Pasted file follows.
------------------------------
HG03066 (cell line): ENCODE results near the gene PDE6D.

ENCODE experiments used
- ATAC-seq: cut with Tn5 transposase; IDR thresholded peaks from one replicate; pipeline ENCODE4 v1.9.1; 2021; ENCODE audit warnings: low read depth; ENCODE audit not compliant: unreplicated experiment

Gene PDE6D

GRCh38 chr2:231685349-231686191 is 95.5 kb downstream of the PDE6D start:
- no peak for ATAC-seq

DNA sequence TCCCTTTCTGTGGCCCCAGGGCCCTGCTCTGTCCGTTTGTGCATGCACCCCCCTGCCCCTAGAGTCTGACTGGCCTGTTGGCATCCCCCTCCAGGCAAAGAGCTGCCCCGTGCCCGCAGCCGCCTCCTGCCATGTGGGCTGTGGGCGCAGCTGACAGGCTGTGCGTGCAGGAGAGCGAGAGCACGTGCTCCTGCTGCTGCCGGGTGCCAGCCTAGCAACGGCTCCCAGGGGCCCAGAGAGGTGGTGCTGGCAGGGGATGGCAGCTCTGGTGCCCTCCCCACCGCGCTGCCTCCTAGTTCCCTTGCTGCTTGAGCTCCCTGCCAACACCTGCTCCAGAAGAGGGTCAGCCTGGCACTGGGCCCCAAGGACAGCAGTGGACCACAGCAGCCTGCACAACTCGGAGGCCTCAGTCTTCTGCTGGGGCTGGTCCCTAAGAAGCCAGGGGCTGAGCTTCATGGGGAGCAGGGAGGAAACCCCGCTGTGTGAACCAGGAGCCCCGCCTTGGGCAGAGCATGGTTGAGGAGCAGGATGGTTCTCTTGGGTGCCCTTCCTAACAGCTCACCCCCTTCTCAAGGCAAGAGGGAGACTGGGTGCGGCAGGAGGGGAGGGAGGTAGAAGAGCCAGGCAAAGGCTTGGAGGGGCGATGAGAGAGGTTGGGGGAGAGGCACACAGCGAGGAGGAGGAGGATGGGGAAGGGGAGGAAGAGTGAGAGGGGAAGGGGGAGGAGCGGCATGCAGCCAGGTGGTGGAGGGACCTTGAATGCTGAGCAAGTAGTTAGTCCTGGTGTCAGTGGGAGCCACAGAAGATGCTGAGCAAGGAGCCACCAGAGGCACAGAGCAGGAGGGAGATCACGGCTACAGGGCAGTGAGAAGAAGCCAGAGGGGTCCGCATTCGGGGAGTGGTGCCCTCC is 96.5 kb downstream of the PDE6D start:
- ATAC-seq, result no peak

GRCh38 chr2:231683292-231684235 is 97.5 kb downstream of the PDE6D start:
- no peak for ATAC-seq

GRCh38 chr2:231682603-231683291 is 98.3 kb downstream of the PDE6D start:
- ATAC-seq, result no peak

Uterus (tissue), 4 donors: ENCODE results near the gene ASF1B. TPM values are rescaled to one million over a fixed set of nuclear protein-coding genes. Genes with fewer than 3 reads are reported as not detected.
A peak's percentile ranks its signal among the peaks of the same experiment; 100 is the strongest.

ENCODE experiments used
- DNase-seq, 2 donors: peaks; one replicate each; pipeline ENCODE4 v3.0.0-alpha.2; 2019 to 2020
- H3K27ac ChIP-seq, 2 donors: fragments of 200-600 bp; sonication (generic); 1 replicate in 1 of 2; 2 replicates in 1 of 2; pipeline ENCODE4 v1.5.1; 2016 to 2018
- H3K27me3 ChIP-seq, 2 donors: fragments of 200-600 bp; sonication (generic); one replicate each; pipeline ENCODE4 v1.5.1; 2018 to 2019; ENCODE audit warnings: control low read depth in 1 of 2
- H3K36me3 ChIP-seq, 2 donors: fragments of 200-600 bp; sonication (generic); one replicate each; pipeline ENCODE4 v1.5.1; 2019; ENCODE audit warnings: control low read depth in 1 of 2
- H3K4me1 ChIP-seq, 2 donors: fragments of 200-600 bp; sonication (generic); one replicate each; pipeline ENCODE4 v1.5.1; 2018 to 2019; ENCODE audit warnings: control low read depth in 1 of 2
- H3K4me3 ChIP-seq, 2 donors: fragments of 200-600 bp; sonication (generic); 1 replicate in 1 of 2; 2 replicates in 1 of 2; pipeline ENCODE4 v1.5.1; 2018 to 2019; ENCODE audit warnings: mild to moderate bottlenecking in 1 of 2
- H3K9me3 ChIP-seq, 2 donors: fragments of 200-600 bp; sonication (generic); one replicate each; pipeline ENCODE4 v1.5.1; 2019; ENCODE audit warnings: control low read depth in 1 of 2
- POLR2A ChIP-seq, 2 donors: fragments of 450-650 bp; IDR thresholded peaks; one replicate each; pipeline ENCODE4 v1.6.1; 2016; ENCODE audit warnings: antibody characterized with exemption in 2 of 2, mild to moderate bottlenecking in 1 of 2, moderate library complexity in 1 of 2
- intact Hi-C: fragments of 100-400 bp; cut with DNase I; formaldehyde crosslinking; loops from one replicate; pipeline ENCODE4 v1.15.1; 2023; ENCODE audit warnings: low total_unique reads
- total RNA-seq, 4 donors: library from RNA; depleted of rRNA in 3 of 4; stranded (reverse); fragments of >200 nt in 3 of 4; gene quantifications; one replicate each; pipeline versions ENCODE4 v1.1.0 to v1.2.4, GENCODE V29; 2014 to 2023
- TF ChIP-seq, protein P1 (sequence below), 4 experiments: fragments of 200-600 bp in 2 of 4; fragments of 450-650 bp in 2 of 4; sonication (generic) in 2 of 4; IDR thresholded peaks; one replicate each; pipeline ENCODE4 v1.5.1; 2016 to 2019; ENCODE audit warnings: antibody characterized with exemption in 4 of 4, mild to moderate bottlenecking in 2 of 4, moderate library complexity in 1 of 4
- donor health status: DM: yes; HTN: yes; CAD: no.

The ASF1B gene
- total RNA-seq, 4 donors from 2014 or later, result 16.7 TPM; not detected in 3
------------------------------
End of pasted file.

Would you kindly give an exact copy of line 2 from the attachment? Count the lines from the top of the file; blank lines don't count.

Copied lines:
ENCODE experiments used